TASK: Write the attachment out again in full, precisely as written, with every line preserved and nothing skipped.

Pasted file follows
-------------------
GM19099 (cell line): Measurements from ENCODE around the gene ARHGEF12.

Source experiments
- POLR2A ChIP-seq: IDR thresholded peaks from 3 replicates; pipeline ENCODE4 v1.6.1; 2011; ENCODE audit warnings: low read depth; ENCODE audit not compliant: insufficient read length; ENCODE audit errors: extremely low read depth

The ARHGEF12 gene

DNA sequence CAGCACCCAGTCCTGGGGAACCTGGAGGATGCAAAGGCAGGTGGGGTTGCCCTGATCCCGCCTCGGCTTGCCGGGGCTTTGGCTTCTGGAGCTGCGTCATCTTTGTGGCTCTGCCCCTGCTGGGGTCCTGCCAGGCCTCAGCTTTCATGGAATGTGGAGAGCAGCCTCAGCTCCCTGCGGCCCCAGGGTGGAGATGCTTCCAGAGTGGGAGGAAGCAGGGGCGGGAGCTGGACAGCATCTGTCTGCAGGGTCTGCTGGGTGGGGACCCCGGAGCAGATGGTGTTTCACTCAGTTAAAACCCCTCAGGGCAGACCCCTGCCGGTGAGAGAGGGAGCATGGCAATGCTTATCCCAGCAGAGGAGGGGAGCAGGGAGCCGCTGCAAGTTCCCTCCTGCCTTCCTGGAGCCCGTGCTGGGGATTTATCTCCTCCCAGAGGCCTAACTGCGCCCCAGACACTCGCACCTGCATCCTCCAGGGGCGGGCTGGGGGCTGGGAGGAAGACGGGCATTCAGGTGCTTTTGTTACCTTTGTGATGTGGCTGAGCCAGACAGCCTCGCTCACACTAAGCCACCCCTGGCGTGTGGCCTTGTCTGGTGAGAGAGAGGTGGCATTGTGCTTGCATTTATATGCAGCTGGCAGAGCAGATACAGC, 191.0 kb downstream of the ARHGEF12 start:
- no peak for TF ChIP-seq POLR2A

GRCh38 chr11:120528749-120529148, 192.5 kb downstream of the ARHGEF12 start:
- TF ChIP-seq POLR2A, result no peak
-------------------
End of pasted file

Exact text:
GM19099 (cell line): Measurements from ENCODE around the gene ARHGEF12.

Source experiments
- POLR2A ChIP-seq: IDR thresholded peaks from 3 replicates; pipeline ENCODE4 v1.6.1; 2011; ENCODE audit warnings: low read depth; ENCODE audit not compliant: insufficient read length; ENCODE audit errors: extremely low read depth

The ARHGEF12 gene

DNA sequence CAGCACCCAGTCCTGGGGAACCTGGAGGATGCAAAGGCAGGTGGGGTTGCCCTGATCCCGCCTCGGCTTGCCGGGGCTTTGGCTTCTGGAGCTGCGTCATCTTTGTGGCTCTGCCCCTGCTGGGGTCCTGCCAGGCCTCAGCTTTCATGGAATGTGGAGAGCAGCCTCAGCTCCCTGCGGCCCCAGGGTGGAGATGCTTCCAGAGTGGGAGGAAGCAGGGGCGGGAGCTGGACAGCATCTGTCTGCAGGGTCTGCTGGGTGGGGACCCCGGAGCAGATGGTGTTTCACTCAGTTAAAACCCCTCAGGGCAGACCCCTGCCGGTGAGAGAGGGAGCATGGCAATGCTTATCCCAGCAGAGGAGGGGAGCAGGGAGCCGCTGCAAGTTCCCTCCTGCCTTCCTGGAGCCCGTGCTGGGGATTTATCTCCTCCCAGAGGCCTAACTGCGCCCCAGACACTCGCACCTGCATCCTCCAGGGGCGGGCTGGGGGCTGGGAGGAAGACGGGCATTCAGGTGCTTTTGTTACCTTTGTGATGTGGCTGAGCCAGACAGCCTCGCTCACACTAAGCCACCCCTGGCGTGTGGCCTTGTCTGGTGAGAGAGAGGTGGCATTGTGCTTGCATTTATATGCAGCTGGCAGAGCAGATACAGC, 191.0 kb downstream of the ARHGEF12 start:
- no peak for TF ChIP-seq POLR2A

GRCh38 chr11:120528749-120529148, 192.5 kb downstream of the ARHGEF12 start:
- TF ChIP-seq POLR2A, result no peak